Vancouver native Marisa Seguin is barely out of college, yet already turning her artistic passion into a promising career in the United States, with works published throughout the continent.
Born and raised in B.C., Seguin fondly remembers her Canadian childhood and her entrance into the art world.
“You know how some children are all about Barbies and Legos as kids?” she said. “Well, I was an arts kid. I always had a crayon in hand.”
After attending a high school with an in-depth arts program, Seguin moved to Wisconsin to attend the Milwaukee Institute of Art and Design, a school that offered an art curriculum better suited to her needs than those she found Vancouver.
For her senior thesis exhibition in 2011, she chose to draw cities across the globe that she feels attached to.
“[I chose] Vancouver and Milwaukee obviously because I spent most of my time there,” Seguin said. “Paris and San Francisco because I’ve always wanted to visit them.”
Seguin said she is considering expanding the series to include other Canadian cities, starting with Toronto.
Since earning her degree, Seguin has been working in Milwaukee as a graphic designer for U.S. department store Kohl’s.
“I mostly do seasonal stuff, Halloween, Easter, holidays,” she said, “But I love that I always get to do something new. “I like working on more than one creative project at once, so when I get stuck on something from work, I can switch over to another project for a bit.”
Seguin hopes to one day be able to support herself financially from her drawings alone.
Seguin is also a regular contributor to online art collective Ten Paces and Draw. Through the group, she became involved in “Pokémon: Battle Royale,” a show where 151 artists created depictions of the 151 original Pokémon.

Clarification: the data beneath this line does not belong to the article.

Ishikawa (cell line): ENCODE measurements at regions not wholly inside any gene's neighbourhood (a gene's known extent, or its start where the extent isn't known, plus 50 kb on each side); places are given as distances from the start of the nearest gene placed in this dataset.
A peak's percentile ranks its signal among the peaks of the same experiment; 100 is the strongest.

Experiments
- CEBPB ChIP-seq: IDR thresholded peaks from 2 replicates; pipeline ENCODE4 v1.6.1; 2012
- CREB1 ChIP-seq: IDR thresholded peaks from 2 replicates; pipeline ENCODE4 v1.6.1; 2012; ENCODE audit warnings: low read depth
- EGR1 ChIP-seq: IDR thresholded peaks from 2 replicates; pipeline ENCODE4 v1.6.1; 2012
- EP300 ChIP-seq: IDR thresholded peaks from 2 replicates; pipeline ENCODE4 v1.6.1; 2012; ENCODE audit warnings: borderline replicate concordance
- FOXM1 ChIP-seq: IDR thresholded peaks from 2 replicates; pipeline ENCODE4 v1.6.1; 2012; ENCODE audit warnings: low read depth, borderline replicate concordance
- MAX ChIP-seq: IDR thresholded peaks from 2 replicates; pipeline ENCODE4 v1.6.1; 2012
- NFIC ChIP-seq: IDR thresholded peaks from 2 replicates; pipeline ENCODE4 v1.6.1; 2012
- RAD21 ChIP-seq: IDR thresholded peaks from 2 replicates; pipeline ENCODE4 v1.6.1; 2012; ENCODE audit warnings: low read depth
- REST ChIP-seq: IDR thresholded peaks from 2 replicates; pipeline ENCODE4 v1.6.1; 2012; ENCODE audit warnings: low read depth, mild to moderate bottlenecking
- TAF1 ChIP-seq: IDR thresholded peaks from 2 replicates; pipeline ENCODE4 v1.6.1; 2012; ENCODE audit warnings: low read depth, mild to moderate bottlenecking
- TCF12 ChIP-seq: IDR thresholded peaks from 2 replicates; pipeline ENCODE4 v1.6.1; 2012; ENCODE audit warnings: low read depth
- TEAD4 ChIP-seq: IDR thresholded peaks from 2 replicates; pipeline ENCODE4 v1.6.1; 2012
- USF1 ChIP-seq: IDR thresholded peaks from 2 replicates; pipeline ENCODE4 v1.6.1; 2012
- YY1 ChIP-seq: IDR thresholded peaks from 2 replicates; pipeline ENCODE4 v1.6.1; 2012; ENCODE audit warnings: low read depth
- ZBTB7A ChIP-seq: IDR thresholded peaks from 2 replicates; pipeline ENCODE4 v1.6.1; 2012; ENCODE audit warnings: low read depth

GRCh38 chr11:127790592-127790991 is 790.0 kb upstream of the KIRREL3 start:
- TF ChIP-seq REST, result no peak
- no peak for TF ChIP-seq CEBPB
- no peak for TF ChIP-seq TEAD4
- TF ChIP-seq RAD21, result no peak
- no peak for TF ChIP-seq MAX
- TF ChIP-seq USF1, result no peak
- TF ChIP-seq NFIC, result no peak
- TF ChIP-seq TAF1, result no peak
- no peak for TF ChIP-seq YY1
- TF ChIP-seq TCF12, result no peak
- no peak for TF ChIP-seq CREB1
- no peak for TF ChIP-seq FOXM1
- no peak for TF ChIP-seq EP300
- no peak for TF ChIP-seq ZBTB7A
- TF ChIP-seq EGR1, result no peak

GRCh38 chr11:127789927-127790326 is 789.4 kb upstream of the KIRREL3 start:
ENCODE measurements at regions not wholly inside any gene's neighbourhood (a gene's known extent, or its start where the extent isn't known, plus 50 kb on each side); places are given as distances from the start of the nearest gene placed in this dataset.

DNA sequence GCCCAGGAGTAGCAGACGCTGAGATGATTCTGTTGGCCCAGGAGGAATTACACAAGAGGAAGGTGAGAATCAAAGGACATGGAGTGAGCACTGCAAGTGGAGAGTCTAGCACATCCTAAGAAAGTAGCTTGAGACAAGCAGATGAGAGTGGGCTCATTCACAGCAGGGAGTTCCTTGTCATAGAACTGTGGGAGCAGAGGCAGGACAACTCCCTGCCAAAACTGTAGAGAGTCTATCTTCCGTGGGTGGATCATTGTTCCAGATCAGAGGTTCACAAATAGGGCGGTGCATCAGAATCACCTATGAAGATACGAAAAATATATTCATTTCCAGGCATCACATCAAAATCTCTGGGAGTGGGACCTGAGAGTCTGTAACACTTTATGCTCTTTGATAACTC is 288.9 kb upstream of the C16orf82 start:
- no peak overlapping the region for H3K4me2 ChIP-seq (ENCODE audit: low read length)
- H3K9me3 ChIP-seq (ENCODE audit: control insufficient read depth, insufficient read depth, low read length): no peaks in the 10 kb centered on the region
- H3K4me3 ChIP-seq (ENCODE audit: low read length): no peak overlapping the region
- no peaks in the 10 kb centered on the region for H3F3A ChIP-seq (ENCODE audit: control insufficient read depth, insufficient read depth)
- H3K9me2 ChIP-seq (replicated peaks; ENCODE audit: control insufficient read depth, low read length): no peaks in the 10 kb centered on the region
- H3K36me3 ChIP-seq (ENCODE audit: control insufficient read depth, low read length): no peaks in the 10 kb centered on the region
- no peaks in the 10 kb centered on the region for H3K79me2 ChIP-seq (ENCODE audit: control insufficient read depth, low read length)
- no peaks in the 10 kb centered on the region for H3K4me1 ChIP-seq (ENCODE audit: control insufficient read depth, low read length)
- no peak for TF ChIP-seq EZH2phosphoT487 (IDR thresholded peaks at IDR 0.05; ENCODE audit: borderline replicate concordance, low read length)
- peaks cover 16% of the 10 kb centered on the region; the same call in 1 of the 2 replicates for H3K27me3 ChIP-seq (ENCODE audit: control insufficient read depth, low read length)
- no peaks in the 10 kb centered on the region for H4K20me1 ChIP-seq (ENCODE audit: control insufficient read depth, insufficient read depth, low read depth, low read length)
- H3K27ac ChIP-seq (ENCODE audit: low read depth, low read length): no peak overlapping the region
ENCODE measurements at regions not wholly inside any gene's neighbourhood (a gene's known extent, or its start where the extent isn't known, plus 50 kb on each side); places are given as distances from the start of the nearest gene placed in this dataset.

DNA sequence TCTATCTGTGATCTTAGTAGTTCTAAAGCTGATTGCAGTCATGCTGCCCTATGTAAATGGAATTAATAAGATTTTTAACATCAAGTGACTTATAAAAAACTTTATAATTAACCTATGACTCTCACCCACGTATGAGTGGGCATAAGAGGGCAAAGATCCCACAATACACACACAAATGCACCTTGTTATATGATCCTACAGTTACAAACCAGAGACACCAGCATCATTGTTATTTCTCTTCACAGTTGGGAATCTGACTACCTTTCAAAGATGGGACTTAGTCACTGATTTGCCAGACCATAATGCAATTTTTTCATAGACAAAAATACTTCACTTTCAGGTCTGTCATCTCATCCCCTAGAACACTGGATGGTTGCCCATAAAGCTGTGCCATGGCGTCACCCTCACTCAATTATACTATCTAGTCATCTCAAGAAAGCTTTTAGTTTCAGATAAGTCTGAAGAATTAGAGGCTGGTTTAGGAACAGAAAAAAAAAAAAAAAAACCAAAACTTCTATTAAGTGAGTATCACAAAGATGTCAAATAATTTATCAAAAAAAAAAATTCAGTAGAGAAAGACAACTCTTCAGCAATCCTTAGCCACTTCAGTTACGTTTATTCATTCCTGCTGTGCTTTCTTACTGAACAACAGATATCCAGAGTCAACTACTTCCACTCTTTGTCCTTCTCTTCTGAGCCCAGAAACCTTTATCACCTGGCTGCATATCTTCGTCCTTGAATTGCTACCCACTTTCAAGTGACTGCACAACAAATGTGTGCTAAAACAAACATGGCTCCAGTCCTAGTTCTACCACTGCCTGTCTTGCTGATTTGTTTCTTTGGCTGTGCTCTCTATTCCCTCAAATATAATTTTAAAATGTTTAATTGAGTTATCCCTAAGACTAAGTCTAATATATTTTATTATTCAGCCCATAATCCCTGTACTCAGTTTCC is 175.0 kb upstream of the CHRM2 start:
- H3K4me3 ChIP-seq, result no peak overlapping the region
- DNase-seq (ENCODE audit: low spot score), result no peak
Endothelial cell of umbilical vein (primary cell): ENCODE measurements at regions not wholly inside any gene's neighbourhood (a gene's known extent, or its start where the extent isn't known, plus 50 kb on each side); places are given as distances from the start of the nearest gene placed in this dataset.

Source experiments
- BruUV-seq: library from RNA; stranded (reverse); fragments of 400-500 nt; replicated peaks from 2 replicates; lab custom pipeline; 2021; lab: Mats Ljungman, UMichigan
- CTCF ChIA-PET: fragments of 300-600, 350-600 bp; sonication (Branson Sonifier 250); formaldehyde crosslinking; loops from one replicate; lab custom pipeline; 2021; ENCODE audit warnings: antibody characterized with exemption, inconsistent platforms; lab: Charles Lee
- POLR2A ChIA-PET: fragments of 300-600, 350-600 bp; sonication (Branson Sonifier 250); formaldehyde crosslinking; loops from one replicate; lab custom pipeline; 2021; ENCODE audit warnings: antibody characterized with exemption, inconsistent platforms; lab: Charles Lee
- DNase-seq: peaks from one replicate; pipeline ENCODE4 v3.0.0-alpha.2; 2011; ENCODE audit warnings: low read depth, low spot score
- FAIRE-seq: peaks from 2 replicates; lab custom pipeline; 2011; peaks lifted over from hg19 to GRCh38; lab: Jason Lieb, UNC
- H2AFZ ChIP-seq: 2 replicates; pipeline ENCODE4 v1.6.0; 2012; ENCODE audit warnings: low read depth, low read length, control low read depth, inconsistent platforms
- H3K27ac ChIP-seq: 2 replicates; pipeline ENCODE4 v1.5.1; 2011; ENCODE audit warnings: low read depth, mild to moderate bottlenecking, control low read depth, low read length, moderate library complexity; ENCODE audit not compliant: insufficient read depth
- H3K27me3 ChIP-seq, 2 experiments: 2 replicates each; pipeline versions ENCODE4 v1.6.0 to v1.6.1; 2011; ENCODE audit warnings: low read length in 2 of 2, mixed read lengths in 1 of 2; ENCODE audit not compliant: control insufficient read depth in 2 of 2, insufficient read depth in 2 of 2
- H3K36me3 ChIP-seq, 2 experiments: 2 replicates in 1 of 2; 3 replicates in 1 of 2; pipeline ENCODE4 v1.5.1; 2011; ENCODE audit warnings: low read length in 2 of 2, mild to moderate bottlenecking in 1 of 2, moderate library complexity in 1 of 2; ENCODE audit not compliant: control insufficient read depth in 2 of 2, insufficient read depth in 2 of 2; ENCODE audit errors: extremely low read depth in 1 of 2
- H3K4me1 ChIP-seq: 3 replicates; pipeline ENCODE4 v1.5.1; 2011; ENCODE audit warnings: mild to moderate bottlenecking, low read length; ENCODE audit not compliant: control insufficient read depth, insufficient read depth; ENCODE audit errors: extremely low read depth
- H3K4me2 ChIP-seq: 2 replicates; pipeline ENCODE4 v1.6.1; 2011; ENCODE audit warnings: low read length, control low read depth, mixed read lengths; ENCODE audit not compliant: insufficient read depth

Seguin said she was excited when asked to be involved with the show.
“I haven’t kept up with any other Pokémon series since the original, so for me it was a chance to kind of recapture a part of my childhood,” she said.
Seguin chose to draw Pokémon #137, Porygon.
“I love the geometric shapes in his body, and he doesn’t usually get much love,” Seguin said. “The only episode in the show he was in had to be pulled from the air because some scenes caused a bunch of children in Japan to have seizures. Coincidentally, it was Pikachu that caused them, not Porygon.”
Seguin said she didn’t expect the level of enthusiasm the show drew at the Light Grey Art Lab gallery in Minneapolis, Minn., where the Battle Royale opened several weeks ago.
“I drove up with my friend Chelsey that Friday expecting a good turnout for the opening, and the whole place was full,” said Seguin. “I heard from another artist that before the doors opened, the lineup stretched for the whole block.”
Recently, her work has been published in several outlets from the San Francisco Chronicle to Oh Comely magazine in the United Kingdom.
Through it all, Seguin has no trouble staying modest about her accomplishments.
“As an artist, I’m influenced by everyday stuff, I take regular things and simply put a new spin on them,” Seguin said, smiling. “Sometimes inspiration can come from a an expression, a blurb of words from a friend, or something ordinary you suddenly see in a different way. You never know what comes out, and what it’ll lead to.”
CORRECTION: The article “From Paris to Pokémon, Vancouver artist inspired by life experience” posted May 9 stated that Marisa Seguin had never visited Venice before, when in fact, she had. The article also incorrectly spelled the name of Seguin’s friend Chelsey incorrectly. Finally, Seguin was not “unimpressed” with the post-secondary art curricula in Vancouver, but instead felt they did not suit her needs as well as the Milwaukee Institute of Art and Design. We regret the errors.
—Image “Vancouver” by Marisa Seguin provided by artist